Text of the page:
About this Blog
About The Author
Email Me

RealClearPolitics HorseRaceBlog

By Jay Cost

« Why the Filibuster Is More Essential Now Than Ever | HorseRaceBlog Home Page | The Real Barack Obama »

Could Howard Dean Primary Barack Obama?

Matt Bai recently penned a somewhat confused essay that attempts to argue that Obama is a bona fide progressive, but not really a populist (which apparently for Bai comes down to little more than differences in tone). Yet in this piece he inserts an intriguing aside.

A year into Obama's presidency, it is no longer inconceivable, if still unlikely, that he could face a challenge within his own party in 2012, especially if Democrats suffer sizable losses next November. (When Howard Dean made a point of trying to scuttle health care reform altogether, was he simply trying to get a better bill, or was he setting himself up as a populist insurgent?)

The tossaway quality of these lines makes them so interesting. It's as if this is what people are talking about. Are they? I don't really run in the same circles as writers from the New York Times Magazine, so I don't have a clue. Yet I did notice that Politico has a generally sympathetic entry on "The resurrection of Howard Dean." It also mentions a possible 2012 challenge of the President. Just as you need two data points to have a trend, you need two MSM articles to have a meme!

So, it's worth asking on this cold January day: could Howard Dean primary Barack Obama?

Of course he could, but nobody should expect him to topple the President. If Theodore Roosevelt couldn't successfully primary Howard Taft in 1912, what hope does any insurgent have, especially one who lost out to John Kerry?

Now, the nomination battle has changed quite a bit in the 98 years since Teddy took on the Big Lub, but the following is most definitely true. Incumbent presidents who were elected to office were often denied their party's re-nomination in the 19th century (the first loser being the drunk, incompetent Franklin Pierce in 1856), but it is a very rare occurrence these days. And by rare I mean it hasn't happened in over a century.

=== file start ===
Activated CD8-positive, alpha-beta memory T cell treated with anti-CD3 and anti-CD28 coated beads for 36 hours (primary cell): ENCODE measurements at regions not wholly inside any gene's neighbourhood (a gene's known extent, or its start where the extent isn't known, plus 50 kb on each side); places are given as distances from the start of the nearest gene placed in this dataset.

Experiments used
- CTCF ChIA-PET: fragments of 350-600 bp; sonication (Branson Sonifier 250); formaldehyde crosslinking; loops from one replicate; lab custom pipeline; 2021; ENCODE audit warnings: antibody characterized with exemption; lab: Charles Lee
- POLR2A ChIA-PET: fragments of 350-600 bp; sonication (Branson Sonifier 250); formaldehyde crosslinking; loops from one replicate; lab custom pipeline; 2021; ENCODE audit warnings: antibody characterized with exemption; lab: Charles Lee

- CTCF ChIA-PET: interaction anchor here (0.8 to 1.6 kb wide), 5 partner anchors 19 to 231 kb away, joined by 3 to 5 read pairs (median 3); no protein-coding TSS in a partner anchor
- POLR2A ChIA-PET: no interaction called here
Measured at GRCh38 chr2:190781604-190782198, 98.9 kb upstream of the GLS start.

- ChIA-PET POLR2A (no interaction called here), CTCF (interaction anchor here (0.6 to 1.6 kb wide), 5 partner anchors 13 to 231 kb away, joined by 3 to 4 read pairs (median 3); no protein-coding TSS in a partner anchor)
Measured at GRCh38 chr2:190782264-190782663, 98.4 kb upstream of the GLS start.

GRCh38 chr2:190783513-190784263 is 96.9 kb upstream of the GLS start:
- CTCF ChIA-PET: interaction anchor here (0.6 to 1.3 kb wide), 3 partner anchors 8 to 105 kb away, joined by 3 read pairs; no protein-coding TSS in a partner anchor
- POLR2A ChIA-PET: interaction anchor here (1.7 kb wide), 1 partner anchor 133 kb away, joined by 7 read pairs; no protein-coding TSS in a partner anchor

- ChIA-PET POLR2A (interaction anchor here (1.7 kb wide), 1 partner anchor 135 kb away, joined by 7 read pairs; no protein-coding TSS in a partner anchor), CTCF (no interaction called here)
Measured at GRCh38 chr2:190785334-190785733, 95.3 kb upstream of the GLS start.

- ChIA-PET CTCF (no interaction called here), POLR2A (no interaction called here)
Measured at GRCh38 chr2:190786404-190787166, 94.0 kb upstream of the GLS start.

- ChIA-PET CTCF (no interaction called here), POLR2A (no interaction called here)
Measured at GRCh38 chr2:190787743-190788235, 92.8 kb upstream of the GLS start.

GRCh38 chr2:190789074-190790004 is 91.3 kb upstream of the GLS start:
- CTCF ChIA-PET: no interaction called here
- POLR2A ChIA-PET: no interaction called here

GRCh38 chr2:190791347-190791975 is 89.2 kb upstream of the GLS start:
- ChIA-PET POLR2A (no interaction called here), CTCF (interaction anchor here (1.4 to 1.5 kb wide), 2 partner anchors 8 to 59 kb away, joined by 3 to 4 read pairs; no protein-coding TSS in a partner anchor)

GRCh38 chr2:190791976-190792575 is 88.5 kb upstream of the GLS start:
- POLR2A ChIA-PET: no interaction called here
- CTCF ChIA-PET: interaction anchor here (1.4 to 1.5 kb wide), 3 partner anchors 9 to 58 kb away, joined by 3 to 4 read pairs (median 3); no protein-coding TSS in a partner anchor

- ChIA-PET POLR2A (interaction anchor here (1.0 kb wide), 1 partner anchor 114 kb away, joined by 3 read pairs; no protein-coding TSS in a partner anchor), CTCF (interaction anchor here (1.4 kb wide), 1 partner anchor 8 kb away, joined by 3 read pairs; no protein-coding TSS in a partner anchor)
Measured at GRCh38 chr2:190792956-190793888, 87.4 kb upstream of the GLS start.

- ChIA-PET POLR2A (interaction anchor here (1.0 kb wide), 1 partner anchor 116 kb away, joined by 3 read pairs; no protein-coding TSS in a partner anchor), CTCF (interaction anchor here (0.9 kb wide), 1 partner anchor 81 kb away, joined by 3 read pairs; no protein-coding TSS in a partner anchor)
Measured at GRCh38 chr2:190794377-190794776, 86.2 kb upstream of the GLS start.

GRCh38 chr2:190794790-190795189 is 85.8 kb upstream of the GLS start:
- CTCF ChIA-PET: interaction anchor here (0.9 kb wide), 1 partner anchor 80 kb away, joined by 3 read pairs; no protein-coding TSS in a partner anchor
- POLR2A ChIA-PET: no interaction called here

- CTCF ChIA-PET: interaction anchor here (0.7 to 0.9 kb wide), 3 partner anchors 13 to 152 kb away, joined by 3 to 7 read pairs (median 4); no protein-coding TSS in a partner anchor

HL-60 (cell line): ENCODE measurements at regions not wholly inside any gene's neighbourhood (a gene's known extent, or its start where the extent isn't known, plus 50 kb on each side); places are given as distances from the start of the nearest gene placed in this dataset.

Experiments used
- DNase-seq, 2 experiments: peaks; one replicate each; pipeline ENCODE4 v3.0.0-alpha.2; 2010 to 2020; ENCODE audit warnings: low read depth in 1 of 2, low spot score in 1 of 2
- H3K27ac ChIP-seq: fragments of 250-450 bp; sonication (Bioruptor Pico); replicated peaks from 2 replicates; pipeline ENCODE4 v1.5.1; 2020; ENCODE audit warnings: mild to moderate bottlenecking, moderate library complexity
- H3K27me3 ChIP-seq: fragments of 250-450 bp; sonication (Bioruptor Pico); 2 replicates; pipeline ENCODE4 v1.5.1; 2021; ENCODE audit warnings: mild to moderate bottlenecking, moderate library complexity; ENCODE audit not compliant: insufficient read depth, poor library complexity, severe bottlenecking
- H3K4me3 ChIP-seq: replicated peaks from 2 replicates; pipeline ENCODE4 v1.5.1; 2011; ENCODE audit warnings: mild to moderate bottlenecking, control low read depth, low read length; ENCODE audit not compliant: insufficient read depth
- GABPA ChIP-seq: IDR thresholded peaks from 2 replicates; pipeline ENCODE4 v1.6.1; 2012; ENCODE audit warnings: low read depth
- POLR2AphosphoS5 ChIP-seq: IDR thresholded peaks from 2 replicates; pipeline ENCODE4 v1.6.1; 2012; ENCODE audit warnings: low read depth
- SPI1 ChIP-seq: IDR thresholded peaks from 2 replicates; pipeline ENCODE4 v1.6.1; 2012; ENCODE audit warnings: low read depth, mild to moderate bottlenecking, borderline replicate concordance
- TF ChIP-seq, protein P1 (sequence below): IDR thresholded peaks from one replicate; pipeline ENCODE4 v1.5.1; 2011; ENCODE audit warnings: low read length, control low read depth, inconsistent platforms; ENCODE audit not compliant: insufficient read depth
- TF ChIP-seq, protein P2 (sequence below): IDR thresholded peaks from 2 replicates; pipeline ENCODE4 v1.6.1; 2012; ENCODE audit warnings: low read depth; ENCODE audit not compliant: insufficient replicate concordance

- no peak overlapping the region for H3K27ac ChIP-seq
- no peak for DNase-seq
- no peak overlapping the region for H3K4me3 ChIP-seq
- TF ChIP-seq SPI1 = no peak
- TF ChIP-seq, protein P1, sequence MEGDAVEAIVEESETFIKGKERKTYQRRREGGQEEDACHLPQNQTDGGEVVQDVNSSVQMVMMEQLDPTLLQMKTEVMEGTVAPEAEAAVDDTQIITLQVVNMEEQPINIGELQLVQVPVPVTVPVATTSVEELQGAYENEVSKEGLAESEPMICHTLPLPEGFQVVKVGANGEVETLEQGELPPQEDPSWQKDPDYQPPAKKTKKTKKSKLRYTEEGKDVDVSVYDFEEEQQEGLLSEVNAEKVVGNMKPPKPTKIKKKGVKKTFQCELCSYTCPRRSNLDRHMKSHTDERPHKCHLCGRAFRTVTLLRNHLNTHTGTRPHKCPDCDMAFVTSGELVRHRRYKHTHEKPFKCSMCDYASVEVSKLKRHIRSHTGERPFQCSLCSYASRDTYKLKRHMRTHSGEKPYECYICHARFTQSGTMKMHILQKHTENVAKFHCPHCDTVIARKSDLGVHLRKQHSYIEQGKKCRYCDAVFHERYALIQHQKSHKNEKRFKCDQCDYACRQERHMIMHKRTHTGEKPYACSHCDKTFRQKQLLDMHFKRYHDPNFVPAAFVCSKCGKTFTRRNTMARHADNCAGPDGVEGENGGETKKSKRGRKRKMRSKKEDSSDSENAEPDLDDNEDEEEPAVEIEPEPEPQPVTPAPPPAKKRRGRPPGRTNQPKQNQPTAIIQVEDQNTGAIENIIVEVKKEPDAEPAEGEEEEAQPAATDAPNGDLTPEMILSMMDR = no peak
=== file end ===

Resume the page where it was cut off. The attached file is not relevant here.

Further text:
The power of selecting the next nominee has generally fallen to the people - via the primaries and caucuses - but make no mistake: the party establishment still has a dominant role, and an incumbent President almost always has the establishment on his side. That makes him near impossible to defeat - you have to go back to the corruption of the Gilded Age or the political breakdown of the antebellum years to find incumbents who couldn't secure the support of the insiders whose jobs depend on the incumbent's continued success.

That's not to say Dean (or somebody) wouldn't try. It's just to say that if he has any sense in his head, his goal wouldn't be to become the 45th President. When Pat Buchanan took on George H.W. Bush in 1992, I doubt his purpose was actually to become the next President. More likely, it was about making public the dissatisfaction a faction within the Republican Party was feeling by 1992.

That points to what makes these primary contests so noteworthy: they are more a symptom of failure than a cause. If a President cannot lock down all the major parts of his own party, and instead must slug it out in a primary - it's a sign that he's going to have trouble building a majority coalition in the fall. Taft, Carter, and Bush all lost their general election contests after beating back big time challenges for the nomination. So did Hubert Humphrey, LBJ's stand-in in 1968, after Robert Kennedy and Eugene McCarthy launched insurgent candidacies for the White House.

This is probably why we're seeing talk about Dean about the moment: many progressives are frustrated with the course of the Obama administration to date. There are hairline fractures in the Obama coalition. It's improbable that progressives would ever seriously challenge its structural foundations. They are also the most partisan Democrats, and thus would never aid the Republicans. But if Obama should find his job approval ratings in Carter or Bush territory come mid-2011, i.e. he's doomed anyway, a progressive candidate like Dean could conceivably challenge him.

I'd say the probability of Obama having to face a serious challenge from Howard Dean or anybody in 2012 are about as good as the probability that the Pittsburgh Pirates will have a winning season by then. Put it in the 5-10% range.

Follow me now on Twitter!

-Jay Cost